Planning & DevelopmentsProperty & Facilities Management

A guide to building regulations for property investors and developers


Securing planning permission is only the first part of undertaking construction works in a legal manner. The second part is to ensure compliance with the building regulations. These are set out in the “Approved Documents”, which are essential reading for anyone involved in property development.

Property investors should also be aware of them since they are a crucial part of the building process and therefore investors are recommended only to part with their cash if they are sure that a developer has been in full compliance with them.

The basics of building regulations

The purpose of planning permission is to ensure that the proposed construction will not negatively impact on other people (at least not excessively). The purpose of building regulations is to ensure that the finished structure meets the standards expected of buildings in the UK. In particular, the building regulations addresses three, key areas, namely: health and safety; resource conservation and disability.

Health and safety

While the building regulations are separate to the various pieces of legislation covering health and safety in the workplace, there is some degree of overlap. The remit of the building regulations, however, is substantially broader. For example it covers design and construction procedures, the principles of good design, the principles of good practice and quality standards, all of which can influence health and safety in general, including workplace health and safety.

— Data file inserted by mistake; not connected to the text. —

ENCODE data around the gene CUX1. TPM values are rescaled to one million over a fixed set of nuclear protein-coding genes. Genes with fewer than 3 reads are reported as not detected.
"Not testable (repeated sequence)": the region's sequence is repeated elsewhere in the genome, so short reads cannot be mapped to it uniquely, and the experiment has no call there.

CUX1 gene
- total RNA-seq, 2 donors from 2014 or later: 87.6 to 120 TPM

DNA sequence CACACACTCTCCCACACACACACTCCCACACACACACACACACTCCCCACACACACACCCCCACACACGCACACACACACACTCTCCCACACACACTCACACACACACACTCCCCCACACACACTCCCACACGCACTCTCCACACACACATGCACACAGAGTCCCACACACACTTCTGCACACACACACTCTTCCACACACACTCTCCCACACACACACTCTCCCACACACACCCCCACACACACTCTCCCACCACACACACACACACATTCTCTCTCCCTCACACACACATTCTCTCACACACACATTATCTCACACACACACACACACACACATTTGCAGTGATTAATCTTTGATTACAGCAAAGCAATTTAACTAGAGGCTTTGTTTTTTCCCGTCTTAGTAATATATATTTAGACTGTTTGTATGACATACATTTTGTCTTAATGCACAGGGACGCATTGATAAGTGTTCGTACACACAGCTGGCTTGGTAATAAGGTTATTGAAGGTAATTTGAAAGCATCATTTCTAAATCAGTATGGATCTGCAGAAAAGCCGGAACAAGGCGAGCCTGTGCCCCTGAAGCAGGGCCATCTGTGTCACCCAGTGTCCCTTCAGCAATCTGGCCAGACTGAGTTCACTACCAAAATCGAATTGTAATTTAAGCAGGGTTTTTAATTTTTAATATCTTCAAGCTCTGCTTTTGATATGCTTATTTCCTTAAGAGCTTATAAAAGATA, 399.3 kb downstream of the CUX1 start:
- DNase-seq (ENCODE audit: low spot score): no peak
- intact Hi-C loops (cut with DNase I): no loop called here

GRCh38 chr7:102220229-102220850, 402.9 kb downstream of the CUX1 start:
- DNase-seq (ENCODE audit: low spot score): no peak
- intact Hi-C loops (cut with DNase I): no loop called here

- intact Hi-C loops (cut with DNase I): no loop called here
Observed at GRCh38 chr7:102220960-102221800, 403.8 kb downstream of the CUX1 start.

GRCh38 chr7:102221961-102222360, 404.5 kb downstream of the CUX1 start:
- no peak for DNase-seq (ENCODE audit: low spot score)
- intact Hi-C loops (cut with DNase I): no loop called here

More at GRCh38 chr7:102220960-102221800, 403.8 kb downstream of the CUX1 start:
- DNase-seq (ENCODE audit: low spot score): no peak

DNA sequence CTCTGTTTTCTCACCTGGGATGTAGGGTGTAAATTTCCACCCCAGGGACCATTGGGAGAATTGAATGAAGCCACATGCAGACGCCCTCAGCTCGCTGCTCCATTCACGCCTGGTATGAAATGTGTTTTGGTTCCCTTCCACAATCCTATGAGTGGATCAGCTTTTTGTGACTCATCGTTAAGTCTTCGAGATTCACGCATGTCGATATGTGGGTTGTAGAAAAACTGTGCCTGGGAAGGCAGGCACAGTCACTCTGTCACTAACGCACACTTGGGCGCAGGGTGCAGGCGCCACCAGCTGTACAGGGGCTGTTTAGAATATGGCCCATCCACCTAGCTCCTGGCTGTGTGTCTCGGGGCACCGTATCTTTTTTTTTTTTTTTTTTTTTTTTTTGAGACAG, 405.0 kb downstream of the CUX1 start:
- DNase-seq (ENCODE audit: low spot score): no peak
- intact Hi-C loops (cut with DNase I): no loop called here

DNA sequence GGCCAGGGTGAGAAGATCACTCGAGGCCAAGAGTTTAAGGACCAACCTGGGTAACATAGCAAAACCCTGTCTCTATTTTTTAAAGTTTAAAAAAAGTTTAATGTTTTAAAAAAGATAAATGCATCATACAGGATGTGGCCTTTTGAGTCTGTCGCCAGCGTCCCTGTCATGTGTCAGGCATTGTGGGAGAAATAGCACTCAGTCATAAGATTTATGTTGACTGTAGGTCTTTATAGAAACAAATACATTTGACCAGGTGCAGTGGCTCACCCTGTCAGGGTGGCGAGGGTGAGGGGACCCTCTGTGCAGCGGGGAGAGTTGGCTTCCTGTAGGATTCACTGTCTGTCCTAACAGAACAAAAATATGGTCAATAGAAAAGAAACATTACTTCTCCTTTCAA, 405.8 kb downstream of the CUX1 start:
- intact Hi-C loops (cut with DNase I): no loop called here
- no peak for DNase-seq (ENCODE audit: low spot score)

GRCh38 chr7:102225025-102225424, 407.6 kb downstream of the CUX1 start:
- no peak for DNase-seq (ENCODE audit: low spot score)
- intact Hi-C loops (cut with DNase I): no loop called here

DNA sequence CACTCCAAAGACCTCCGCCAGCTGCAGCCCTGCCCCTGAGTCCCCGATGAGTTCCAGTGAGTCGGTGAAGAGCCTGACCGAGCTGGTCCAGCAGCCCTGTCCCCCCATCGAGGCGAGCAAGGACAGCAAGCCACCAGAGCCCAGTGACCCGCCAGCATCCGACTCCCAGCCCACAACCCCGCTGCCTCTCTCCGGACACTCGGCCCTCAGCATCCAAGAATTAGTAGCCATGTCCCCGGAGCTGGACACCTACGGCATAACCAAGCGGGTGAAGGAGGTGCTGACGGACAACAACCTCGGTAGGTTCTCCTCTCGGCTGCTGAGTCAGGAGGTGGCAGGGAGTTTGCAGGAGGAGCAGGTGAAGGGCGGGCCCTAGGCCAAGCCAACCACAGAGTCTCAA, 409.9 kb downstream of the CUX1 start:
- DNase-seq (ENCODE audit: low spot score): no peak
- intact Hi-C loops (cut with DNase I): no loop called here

Resource conservation

The building regulations are primarily concerned with the conservation of energy and water although it should be remembered that here, as elsewhere, the building regulations should be seen as a minimum standard which must be met, rather than a target to aim for. This is particularly true for energy conservation given that the government has already introduced minimum energy standards for rental properties and it is probably safe to assume that these are more likely to be tightened than relaxed in future.

Disability

This tends to be more of an issue for commercial and industrial buildings than for residential ones. The Equality Act 2010 requires companies to ensure that people with disabilities are not unfairly disadvantaged when it comes to using their goods and services and, likewise, it is illegal to discriminate unfairly against disabled candidates when recruiting for any role. What this means for the construction industry is that they need to ensure that all new commercial and industrial buildings have suitable adaptations for disabled people. This can also be a necessity for residential buildings, particularly apartment developments, where it is now expected that there will be an alternative to stair access for those who need it, however it tends to be less of a factor.

The practicalities of the building regulations

Generally speaking, there are two steps to ensuring compliance with the building regulations. The first step is to submit your plans and the second step is to pass inspections during the construction process (although under certain circumstances, it may be permissible for some work to be self-certified). Constructors should expect at least one on-site visit during the construction process as inspectors will wish to be assured that developers actually are sticking to the agreed plans.

For more information on getting into property investment, please contact Hopwood House

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